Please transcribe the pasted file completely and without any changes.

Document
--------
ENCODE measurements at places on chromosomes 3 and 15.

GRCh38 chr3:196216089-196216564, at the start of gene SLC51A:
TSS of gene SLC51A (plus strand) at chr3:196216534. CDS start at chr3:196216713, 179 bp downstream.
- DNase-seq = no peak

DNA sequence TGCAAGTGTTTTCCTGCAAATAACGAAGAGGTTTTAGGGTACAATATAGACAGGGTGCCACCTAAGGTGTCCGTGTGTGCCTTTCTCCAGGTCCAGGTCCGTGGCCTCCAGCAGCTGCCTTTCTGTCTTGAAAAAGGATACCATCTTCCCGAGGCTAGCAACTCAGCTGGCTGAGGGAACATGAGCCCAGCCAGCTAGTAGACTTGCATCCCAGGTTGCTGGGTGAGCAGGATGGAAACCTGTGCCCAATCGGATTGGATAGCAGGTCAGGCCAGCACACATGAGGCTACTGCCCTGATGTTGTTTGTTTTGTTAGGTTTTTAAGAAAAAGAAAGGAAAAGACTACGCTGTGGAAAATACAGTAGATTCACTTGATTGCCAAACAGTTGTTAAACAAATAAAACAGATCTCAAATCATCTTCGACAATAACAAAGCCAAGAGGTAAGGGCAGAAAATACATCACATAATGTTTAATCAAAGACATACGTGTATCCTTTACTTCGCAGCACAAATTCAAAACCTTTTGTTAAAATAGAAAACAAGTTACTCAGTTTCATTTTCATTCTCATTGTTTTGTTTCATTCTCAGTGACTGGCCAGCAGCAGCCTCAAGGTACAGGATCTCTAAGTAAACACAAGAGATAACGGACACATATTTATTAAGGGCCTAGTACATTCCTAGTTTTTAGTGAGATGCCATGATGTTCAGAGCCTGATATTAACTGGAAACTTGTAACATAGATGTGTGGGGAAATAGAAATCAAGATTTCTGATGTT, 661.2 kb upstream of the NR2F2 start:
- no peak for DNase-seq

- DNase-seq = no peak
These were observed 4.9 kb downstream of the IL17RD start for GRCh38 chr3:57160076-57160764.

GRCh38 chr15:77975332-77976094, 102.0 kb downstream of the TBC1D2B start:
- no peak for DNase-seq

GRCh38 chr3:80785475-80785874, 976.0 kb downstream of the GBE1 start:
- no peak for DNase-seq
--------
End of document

ENCODE measurements at places on chromosomes 3 and 15.

GRCh38 chr3:196216089-196216564, at the start of gene SLC51A:
TSS of gene SLC51A (plus strand) at chr3:196216534. CDS start at chr3:196216713, 179 bp downstream.
- DNase-seq = no peak

DNA sequence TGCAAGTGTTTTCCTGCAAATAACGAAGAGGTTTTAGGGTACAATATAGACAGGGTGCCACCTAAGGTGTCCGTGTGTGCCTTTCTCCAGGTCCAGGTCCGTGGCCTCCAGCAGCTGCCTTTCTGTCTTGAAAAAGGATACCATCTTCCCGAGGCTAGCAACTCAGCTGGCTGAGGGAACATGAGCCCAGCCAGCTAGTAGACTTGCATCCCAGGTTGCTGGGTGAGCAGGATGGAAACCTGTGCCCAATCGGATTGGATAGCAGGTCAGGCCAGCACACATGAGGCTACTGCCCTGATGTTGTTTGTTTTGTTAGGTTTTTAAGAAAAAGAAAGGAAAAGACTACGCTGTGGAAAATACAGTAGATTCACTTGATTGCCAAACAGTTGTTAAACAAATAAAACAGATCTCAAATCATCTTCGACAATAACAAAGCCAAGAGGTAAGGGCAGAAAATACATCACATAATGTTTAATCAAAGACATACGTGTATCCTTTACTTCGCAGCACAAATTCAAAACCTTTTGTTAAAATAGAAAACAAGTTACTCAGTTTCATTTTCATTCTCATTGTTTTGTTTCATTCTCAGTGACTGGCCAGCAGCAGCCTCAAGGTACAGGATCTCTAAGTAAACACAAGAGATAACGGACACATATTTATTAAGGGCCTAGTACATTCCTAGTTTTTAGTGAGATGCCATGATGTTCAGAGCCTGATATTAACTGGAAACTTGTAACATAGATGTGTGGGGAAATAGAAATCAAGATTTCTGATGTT, 661.2 kb upstream of the NR2F2 start:
- no peak for DNase-seq

- DNase-seq = no peak
These were observed 4.9 kb downstream of the IL17RD start for GRCh38 chr3:57160076-57160764.

GRCh38 chr15:77975332-77976094, 102.0 kb downstream of the TBC1D2B start:
- no peak for DNase-seq

GRCh38 chr3:80785475-80785874, 976.0 kb downstream of the GBE1 start:
- no peak for DNase-seq